W. Somerset Maugham Quotes

Most popular W. Somerset Maugham Quotes

Impropriety is the soul of wit.
— W. Somerset Maugham Hamlet

humor wit

Tradition is a guide and not a jailer.

tradition

Genius is talent provided with ideals.
— W. Somerset Maugham
Life isn't long enough for love and art.
— W. Somerset Maugham
People seek but one thing in life — their pleasure.
— W. Somerset Maugham
The writer is more concerned to know than to judge.
— W. Somerset Maugham
The ideal has many names, and beauty is but one of them.

beauty ideal

The ability to quote is a serviceable substitute for wit.
— W. Somerset Maugham
Art for art's sake makes no more sense than gin for gin's sake.
— W. Somerset Maugham

art

It is well to remember that grammar is common speech formulated.

grammar

Love is what happens to men and women who don't know each other.
— W. Somerset Maugham

cynical love

When you are young you take the kindness people show you as your right.

kindness

Like all weak men he laid an exaggerated stress on not changing his mind.

changing people

Like all weak men he laid an exaggerated stress on not changing one's mind.

weakness

It is an illusion that youth is happy, an illusion of those who have lost it.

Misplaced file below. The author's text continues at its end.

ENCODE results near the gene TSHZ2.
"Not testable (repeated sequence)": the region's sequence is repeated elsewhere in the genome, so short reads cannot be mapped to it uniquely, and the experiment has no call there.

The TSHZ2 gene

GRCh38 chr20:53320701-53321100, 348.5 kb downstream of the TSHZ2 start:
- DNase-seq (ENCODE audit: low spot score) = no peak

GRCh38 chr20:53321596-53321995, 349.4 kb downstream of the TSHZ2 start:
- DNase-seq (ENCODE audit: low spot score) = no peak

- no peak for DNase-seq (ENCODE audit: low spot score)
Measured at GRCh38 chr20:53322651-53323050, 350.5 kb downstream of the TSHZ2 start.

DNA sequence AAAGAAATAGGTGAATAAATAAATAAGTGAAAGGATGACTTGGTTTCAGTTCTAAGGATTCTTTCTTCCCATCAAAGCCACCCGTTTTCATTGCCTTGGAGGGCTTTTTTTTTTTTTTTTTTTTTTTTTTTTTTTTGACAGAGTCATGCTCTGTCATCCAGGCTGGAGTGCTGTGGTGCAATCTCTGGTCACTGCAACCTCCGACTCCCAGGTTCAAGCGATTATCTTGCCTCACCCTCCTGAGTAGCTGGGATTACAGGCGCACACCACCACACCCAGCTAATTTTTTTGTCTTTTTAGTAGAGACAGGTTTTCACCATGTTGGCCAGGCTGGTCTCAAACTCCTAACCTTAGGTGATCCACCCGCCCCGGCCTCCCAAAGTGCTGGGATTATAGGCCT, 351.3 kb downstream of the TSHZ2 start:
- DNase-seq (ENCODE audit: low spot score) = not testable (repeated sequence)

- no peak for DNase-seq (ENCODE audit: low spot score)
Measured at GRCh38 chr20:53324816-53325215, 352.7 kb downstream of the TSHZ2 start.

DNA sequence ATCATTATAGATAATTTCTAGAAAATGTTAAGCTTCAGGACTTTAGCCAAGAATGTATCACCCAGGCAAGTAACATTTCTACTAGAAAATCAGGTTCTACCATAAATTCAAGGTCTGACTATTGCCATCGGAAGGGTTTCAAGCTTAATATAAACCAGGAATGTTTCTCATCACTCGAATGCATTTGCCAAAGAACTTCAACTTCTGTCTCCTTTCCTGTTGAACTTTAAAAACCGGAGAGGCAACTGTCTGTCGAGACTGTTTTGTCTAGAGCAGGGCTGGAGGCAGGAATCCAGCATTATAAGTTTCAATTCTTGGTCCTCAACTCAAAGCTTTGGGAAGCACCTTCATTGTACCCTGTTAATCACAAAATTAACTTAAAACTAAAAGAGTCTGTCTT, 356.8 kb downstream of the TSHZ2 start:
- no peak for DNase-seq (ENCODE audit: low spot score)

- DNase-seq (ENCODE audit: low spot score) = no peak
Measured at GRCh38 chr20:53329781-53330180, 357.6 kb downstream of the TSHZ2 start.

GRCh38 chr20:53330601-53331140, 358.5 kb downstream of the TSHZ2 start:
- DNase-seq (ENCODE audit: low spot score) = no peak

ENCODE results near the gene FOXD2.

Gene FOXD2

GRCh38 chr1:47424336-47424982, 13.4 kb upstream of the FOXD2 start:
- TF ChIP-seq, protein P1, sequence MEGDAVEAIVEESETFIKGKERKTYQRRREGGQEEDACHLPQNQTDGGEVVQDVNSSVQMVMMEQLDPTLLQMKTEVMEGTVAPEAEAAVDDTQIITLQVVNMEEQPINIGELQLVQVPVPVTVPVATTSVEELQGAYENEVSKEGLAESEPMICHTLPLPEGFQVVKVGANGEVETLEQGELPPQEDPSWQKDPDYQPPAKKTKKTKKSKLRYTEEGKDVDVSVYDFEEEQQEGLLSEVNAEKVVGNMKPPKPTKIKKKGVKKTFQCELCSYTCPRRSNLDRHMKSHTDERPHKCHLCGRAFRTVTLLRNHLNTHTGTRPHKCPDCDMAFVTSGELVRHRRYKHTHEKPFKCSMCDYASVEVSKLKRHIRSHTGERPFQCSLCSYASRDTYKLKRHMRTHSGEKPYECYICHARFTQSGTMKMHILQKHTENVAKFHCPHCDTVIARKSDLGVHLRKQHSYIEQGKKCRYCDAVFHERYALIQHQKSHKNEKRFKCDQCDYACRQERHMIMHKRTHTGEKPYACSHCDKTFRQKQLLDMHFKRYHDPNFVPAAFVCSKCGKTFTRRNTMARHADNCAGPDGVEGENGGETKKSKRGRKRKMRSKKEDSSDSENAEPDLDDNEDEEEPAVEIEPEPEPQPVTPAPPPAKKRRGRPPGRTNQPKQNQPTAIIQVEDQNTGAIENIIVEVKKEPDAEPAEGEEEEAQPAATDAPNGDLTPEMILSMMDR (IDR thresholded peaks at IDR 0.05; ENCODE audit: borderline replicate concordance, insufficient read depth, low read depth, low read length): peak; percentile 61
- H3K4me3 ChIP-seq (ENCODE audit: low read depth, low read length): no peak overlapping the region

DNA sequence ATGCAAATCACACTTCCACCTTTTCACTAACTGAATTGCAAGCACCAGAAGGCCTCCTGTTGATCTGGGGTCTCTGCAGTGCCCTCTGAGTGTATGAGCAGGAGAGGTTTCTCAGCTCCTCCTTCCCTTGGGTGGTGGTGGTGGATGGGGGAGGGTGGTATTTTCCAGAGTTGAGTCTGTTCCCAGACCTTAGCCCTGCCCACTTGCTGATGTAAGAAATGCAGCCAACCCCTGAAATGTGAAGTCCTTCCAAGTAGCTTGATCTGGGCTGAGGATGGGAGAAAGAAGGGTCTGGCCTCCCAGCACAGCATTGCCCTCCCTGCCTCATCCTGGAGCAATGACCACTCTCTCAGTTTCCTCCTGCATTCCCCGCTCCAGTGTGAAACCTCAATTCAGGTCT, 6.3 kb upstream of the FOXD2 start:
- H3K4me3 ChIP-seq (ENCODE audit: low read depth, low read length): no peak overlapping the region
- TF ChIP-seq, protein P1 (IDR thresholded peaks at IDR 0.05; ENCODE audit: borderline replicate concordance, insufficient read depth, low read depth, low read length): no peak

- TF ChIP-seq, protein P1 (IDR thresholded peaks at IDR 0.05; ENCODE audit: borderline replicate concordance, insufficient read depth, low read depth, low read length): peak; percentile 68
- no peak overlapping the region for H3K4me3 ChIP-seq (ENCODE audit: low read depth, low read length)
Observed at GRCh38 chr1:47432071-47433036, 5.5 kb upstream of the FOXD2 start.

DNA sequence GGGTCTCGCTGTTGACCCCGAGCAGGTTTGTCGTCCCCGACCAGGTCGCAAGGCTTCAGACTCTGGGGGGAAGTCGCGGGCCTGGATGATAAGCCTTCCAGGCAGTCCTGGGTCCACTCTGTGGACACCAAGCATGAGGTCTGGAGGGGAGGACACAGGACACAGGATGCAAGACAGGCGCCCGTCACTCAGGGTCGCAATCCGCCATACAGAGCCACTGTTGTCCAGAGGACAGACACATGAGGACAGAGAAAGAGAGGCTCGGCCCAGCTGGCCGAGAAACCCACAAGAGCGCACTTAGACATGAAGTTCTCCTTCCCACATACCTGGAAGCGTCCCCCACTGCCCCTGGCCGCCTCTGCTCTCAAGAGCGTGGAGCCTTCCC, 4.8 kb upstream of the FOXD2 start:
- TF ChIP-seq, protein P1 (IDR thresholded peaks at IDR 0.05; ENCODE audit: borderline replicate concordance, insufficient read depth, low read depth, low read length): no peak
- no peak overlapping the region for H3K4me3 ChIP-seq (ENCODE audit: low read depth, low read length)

— W. Somerset Maugham
You are not angry with people when you laugh at them. Humor teaches tolerance.
— W. Somerset Maugham

humor

The great tragedy of life is not that men perish, but that they cease to love.
— W. Somerset Maugham
Self-control might be as passionate and as active as the surrender to passion.

self-control

She had a pretty gift for quotation, which is a serviceable substitute for wit.
— W. Somerset Maugham

quotations

Love is only a dirty trick played on us to achieve continuation of the species.
— W. Somerset Maugham

cynical love

You can do anything in this world if you are prepared to take the consequences.
— W. Somerset Maugham

motivational

Money is like a sixth sense — and you can't make use of the other five without it.
— W. Somerset Maugham
Every production of an artist should be the expression of an adventure of his soul.

artists

Art, unless it leads to right action, is no more than the opium of an intelligentsia.

art

There are three rules for writing a novel. Unfortunately, no one knows what they are.
— W. Somerset Maugham

writing advice

Music-hall songs provide the dull with wit, just as proverbs provide them with wisdom.

songs

Common sense and nature will do a lot to make the pilgrimage of life not too difficult.
— W. Somerset Maugham